What do jelly beans, Narnia, and 18th century Constantinople and have in common?
Invented and sold in Constantinople as early as 1777 (the city wasn’t named Istanbul until 1923), Turkish Delight is a popular treat widely available in Turkey and a bit more selectively around the rest of the world. Made from a gel of starch, sugar and natural flavoring, the bite-sized cube-shaped candy is often filled with nuts or dried fruits. It is usually coated with icing sugar or copra (dried coconut meat) to prevent it from sticking together.
Rahat lokum (which means “comfortable morsel” in Turkish), or simply Lokum, was developed by a Turkish confectioner in response to the sultan’s request for a soft-chewy treat to impress his lady friends. (My guess is that harder candies broke teeth, posing unnecessary challenges for the 18th century dentists!) A short while after the treat was made available to the general public, a British visitor to Turkey sent several boxes of the treat back to the UK, and the name “Turkish Delight” took hold.
Unlike other candy, Turkish Delight has a subtle, not-too-sweet taste. Traditional flavours like rosewater, mastic, bergamot orange and lemon remain popular to this day. It’s also available with chopped dates, pistachios (my favourite), walnuts and spices, like cinnamon, ginger and clove. Delightful!
Turkish Delight is a popular gift item between Turkish people, especially during Seker Bayrami following Ramadan. And I can attest that almost every visitor to our boat buys a box or two to take home as souvenirs for friends and family. It’s often served alongside a cup of Turkish coffee, a little bit of sweetness to offset the strong taste of the coffee.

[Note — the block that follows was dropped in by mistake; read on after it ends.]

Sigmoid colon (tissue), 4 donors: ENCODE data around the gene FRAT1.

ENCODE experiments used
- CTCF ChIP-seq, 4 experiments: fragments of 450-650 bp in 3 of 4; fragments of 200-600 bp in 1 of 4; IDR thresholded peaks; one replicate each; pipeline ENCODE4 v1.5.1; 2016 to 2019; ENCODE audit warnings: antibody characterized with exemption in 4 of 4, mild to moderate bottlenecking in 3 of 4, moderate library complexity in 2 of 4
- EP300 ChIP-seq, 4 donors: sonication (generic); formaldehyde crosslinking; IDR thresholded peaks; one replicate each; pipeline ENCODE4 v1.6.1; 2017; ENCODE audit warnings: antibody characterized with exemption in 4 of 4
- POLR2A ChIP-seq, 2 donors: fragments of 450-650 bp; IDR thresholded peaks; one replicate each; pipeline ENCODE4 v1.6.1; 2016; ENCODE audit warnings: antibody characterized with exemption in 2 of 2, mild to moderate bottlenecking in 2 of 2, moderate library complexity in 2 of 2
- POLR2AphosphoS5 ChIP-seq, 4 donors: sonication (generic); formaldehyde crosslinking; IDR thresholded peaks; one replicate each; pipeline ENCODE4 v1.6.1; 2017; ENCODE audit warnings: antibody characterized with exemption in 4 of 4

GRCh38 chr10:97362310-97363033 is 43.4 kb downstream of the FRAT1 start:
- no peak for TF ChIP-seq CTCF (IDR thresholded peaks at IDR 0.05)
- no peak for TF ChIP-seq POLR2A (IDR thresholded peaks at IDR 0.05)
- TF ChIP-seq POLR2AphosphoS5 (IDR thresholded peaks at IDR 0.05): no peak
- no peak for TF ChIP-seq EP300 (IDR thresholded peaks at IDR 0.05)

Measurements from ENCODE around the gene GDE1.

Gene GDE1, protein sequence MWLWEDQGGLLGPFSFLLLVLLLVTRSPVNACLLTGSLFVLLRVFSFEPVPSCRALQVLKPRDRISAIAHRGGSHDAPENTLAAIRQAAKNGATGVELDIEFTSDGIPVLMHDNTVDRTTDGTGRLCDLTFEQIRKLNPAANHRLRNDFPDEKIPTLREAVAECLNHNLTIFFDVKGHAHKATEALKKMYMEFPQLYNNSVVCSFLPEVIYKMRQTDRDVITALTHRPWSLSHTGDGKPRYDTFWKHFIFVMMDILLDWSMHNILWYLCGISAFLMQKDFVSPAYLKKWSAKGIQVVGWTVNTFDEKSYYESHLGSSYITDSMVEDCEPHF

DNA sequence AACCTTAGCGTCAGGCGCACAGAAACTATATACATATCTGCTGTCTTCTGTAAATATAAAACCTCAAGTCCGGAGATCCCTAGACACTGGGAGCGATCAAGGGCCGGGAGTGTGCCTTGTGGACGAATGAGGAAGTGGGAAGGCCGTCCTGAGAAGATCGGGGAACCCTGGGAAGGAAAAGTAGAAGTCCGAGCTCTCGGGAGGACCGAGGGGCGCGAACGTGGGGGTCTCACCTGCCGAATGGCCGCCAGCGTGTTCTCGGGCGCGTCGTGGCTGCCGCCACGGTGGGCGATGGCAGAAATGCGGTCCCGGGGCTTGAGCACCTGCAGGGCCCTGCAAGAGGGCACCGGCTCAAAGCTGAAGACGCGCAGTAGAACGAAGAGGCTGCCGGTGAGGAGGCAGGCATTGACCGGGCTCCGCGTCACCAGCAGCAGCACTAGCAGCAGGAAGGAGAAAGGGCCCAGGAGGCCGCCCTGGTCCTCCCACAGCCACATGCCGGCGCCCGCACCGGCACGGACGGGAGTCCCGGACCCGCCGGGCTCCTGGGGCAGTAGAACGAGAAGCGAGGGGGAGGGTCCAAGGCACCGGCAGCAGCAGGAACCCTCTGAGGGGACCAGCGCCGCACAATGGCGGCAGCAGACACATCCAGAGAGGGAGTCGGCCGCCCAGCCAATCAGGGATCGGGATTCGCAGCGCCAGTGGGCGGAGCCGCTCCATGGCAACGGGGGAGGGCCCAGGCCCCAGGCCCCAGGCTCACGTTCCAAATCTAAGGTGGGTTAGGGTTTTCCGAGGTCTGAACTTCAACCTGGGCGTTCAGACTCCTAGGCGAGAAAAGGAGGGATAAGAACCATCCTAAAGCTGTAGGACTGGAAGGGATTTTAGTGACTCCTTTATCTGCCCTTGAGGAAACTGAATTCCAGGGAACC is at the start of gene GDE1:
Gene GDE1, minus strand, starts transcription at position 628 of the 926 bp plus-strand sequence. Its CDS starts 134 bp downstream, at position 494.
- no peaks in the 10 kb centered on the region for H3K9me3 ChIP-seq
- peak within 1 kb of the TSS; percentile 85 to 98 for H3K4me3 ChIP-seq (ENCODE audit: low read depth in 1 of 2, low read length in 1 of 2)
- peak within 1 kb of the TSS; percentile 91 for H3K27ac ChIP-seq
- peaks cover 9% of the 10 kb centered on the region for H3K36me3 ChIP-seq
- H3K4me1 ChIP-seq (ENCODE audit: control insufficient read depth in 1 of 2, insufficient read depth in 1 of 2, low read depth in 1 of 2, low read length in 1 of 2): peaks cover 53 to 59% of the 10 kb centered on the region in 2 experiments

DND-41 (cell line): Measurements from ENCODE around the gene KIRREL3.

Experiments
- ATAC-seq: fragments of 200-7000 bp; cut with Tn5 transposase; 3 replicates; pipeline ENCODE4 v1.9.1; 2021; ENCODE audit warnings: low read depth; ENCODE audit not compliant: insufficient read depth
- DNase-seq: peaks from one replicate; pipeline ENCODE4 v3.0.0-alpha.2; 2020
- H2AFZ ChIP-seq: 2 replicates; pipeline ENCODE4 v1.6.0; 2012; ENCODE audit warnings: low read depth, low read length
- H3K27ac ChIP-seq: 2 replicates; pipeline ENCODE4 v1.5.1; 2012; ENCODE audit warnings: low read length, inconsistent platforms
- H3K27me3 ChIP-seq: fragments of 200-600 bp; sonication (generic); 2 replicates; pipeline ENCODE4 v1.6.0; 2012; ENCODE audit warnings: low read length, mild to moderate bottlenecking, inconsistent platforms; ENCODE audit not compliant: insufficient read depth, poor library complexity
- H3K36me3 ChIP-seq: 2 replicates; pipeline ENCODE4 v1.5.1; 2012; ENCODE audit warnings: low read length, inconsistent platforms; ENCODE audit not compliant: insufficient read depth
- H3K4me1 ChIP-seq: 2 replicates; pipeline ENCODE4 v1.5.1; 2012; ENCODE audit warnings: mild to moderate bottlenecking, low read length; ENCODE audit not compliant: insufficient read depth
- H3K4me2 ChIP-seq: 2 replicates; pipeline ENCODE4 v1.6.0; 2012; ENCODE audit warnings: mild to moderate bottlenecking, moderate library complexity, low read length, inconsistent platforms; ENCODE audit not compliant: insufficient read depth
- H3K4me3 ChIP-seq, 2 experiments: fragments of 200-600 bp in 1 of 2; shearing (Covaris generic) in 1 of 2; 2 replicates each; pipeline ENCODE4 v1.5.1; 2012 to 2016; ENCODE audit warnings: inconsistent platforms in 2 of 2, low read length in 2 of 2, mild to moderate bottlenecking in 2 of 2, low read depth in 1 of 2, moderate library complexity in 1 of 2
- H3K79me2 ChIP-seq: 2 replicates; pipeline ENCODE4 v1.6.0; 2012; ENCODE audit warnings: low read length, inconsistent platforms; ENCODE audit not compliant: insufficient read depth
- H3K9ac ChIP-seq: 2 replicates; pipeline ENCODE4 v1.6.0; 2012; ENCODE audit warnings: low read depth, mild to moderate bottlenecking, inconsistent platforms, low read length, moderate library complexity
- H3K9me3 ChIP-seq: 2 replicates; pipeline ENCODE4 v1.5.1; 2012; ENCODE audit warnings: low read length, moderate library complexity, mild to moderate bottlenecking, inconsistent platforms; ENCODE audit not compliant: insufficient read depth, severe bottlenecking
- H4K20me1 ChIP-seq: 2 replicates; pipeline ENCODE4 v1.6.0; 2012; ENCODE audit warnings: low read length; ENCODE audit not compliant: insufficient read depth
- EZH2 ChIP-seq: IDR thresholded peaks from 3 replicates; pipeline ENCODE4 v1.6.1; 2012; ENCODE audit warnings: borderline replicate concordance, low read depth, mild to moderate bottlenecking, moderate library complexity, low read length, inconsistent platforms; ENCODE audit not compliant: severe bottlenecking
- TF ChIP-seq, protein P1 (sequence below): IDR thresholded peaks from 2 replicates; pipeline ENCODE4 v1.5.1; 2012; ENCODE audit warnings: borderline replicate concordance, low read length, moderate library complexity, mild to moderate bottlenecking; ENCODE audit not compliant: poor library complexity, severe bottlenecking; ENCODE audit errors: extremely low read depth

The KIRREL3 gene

The recipe has changed very little over the years, and Turkish Delight can still be purchased at Ali Muhiddin Hacı Bekir Şekerleme, the original shop where it was prepared and sold. The shop (shown on the linked map) is located two blocks east of the Yeni Cam (New Mosque) in Istanbul.
So, what’s the connection to Narnia? Perhaps you need to watch The Lion, the Witch and the Wardrobe to see The White Witch of Narnia use the age-old treat as a bribe. Apparently, the irresistible temptation piqued the interest of many North Americans and Turkish Delight sales increased signficantly after the release of the film.
And jelly beans? Turkish Delight is believed to be a precursor to the modern day jelly bean.
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What are your thoughts on Turkish Delight? What’s your favorite flavor? Leave your replies in the comments below. And, if you like this post, please consider sharing it with your friends!